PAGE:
Old Faces, Acquaintances – You Who Thought You Could Rearrange The End
That line and phrase is from a Roy Harper album called The Unknown Soldier, it’s got Dave Gilmour on it and Kate Bush pops up on a track. Something made me think of the album today and in turn, all the people I have played in bands with since the very first days.
I had just turned 15 in 1985 and Number 1 in the UK was Dancing In The Street by Mick Jagger and David Bowie – who were two of my favourite artists and the first band I formed, tried to do a cover of the song for a show we had booked in Nunhead, London. That show was my very first public performance.
If you want to get to know people exceptionally well over significant periods of time, and then totally lose touch with them, it’s a great idea to form a band and lead it!
That is what happens in bands, I soon found out. The band leader has to take the good stuff and all the blame. Thinking back, my strategy for success was flawed from an early age, but mentors in the basement rock’n’roll game, were very thin on the ground.
I have always been the band leader and built up deep vaults when it comes to receiving and storing ‘blame’ apportioned by others. In most cases, players who were unable to form and lead bands! It’s interesting to try and figure out really, because actually the reality is that the only thing you can control is forming and setting up the band, including rehearsals, song organisation and getting the first shows booked. After that, the band becomes a kind of organism that has destiny in its own hands and you just can’t control it.
You can lead it of course, but you can’t control it. Unless you run the band as a one man show that is, and for years and years and years – I never did do that. I figure I should have done.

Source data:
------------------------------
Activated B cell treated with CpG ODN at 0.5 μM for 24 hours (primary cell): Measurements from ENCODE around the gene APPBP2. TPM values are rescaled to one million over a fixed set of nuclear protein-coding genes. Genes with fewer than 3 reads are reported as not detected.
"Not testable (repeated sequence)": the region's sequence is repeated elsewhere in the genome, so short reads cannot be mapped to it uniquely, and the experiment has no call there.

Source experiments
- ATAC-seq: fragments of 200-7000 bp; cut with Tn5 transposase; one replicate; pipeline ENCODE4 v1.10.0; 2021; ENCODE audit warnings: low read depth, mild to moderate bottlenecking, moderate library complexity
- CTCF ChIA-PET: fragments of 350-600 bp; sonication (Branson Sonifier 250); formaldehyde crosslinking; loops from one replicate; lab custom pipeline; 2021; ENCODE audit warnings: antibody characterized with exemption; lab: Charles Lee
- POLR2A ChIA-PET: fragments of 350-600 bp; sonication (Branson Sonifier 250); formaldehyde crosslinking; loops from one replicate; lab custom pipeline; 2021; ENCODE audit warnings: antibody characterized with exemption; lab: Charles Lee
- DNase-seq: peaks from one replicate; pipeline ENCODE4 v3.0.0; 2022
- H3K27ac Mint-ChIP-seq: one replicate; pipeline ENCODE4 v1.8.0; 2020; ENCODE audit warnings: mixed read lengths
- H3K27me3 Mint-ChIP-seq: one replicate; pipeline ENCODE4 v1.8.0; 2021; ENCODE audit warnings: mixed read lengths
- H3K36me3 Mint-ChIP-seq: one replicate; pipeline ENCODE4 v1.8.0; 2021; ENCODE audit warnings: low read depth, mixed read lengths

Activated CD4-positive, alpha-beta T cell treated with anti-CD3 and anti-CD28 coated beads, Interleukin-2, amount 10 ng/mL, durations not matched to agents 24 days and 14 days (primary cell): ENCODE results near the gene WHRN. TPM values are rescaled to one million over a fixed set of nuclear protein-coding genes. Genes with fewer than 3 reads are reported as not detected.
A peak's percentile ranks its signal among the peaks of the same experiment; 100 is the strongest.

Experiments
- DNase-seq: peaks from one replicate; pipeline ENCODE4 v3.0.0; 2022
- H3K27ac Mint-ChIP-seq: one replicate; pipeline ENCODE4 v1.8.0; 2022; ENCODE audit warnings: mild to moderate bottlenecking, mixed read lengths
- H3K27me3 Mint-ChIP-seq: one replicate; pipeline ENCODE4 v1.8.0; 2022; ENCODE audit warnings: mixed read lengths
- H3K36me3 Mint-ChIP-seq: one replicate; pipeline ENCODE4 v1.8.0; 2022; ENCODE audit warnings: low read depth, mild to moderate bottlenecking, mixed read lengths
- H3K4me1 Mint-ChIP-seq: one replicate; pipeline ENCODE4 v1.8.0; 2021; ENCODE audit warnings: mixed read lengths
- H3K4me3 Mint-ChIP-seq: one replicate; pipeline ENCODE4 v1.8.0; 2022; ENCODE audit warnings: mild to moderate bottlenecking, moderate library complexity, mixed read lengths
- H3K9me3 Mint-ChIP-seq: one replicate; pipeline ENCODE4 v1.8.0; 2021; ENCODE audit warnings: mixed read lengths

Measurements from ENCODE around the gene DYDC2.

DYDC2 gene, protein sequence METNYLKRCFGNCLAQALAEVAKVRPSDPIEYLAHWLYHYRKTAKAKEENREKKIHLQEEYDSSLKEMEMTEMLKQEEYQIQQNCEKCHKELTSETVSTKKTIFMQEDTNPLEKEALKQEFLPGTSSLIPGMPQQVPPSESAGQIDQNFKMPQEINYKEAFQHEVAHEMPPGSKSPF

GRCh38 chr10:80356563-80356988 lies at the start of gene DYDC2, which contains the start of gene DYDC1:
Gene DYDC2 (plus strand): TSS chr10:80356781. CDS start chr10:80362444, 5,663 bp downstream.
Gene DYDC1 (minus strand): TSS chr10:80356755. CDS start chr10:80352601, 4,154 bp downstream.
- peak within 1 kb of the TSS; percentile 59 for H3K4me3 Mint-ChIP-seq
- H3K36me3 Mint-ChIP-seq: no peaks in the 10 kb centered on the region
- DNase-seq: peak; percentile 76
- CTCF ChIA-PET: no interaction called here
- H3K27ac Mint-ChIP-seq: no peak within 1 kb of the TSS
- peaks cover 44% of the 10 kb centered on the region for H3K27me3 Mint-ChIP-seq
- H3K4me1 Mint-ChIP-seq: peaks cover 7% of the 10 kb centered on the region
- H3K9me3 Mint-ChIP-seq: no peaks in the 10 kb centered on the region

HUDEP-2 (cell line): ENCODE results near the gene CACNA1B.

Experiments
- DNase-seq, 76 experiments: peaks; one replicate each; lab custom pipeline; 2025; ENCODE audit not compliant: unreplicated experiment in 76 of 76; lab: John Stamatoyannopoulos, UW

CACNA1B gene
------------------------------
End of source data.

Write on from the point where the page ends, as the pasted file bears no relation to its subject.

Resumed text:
Grey Meets Lionel!
In 1995 I performed at the Nad Al Sheba meeting in Dubai and was supporting Lionel Richie – he was kind enough to give me his take on the whole business of running a band and getting ahead in the music game.
The acts all had caravans as dressing rooms round the back of the huge main stage, walking round sometime after the soundcheck I noticed Lionel sitting in his caravan in front of a mirror and doing some basic make-up, so I took my chance.
‘Excuse me Lionel, I hope I’m not disturbing you. My name is Grey Cooper’ I said, ‘I’m in your support act and wondered if you had any up to date advice for getting ahead in the music business?’ He said ‘Hey Mr Grey! come on in now! are you in bands or in your band?’ I said ‘I’m in this band, but yes I have my band and that’s what I want to do’. Lionel replied ‘ Well that is a little similar to me, you see in music, you always have to work with other people, no matter what you do or what is happening. You have to work with other people, but you should never lose sight of what it is that you want to do and what you want to achieve from yourself or others. The trick is getting that across to the people around you and boy, you have to look good and sound good! Now, I can see you look good, I guess later I will find out if you sound good!’
What a gentleman! I loved him for giving me that time, and bought his albums when I got back to the UK. During the support slot I put down, every Steve Cropper lick or chop on a Soul Revue classic just meant a heck of a lot more. Lionel Richie more.
So, I have pretty much zero idea of where anyone I used to be in a band with is right now and that’s a shame – running a band can be paradoxically, the ultimate lonely pastime.
But I know at the time all of us thought, we could ‘rearrange the end’.